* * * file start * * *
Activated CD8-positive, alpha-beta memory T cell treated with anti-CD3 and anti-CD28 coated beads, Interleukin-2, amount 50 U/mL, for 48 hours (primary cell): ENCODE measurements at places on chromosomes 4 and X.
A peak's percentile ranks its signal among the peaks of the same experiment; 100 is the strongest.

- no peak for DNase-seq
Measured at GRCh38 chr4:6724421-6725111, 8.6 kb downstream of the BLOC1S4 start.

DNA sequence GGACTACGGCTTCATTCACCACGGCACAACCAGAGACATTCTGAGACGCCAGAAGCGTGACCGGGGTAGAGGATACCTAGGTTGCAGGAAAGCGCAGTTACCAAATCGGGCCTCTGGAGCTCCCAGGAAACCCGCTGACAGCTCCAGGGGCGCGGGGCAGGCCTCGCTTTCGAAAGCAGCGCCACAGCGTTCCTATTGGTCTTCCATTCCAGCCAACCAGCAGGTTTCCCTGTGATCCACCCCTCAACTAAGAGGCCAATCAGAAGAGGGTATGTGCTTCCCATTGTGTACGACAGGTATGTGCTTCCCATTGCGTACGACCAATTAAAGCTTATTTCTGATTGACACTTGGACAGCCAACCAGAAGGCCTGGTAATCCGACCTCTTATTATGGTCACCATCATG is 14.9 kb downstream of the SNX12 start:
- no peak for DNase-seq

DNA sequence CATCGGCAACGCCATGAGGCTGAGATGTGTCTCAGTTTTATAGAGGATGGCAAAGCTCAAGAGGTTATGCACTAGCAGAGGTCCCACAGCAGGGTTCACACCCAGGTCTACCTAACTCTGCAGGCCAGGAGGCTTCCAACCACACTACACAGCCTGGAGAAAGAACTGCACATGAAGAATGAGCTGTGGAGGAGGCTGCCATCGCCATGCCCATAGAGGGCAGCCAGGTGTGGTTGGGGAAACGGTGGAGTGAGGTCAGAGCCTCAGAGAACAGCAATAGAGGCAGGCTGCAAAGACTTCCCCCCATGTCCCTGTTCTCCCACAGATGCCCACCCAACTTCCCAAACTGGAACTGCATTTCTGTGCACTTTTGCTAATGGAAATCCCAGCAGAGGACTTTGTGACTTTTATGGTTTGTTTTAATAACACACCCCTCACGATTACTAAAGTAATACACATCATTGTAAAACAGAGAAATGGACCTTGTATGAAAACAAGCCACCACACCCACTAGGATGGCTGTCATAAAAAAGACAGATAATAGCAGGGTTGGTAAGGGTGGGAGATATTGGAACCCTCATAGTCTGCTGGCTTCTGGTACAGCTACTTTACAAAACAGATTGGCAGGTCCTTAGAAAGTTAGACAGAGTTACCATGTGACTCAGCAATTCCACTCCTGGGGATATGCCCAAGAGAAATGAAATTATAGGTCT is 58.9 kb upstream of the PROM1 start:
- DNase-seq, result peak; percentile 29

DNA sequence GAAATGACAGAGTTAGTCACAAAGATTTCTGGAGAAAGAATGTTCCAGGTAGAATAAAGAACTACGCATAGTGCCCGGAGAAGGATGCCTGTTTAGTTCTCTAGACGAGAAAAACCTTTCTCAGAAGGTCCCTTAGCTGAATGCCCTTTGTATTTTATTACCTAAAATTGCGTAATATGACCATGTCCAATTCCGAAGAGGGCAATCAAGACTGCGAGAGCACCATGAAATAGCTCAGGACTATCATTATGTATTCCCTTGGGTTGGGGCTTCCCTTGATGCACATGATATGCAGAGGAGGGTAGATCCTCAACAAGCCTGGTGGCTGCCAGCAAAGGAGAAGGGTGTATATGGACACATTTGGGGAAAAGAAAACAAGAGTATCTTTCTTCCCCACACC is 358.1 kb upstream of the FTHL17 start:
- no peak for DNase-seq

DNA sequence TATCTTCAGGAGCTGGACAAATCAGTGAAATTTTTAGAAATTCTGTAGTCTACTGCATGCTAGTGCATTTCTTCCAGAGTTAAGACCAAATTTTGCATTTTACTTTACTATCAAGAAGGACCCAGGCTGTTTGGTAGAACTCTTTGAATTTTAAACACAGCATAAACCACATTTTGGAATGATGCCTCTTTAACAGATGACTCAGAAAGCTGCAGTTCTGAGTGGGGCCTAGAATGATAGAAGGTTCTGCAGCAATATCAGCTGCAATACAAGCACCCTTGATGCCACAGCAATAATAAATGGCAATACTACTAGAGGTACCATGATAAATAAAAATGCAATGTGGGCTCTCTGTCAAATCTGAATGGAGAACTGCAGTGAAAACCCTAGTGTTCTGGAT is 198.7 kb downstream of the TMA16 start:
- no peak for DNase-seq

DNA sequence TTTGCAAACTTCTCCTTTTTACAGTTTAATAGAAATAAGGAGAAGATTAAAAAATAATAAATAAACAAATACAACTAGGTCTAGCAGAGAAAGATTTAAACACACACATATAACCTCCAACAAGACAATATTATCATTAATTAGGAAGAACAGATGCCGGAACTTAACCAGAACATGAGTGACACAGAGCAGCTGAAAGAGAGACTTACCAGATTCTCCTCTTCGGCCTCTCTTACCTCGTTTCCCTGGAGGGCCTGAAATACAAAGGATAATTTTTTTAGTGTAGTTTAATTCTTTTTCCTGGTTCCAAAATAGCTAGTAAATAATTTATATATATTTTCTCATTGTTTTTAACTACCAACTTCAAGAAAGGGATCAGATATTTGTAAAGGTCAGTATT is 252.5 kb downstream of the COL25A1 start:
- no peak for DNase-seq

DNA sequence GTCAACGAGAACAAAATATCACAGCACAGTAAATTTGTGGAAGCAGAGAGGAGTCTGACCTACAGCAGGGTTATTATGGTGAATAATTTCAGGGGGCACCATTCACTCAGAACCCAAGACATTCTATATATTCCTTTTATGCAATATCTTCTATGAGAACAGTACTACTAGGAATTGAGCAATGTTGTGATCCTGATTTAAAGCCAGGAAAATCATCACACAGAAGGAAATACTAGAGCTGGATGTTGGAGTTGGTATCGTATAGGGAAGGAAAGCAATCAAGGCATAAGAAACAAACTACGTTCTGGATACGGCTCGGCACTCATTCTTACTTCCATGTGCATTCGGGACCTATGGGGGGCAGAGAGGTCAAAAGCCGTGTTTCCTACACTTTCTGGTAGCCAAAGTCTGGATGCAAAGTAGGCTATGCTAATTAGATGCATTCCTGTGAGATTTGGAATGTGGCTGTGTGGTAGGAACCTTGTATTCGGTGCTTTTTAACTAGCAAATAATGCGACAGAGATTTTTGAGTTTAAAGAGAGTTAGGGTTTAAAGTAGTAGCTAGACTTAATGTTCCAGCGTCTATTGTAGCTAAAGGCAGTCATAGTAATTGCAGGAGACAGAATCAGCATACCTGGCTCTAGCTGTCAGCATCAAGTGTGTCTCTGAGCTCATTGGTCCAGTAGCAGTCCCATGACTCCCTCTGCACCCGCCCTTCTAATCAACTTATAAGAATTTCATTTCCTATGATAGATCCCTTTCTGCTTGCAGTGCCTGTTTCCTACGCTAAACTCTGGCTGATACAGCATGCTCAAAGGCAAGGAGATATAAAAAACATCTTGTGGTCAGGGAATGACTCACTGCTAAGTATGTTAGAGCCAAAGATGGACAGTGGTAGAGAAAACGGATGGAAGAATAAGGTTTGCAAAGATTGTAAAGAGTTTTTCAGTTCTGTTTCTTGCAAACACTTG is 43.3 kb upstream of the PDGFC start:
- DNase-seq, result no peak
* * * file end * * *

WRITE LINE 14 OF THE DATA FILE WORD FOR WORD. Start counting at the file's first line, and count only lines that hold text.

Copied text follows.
- no peak for DNase-seq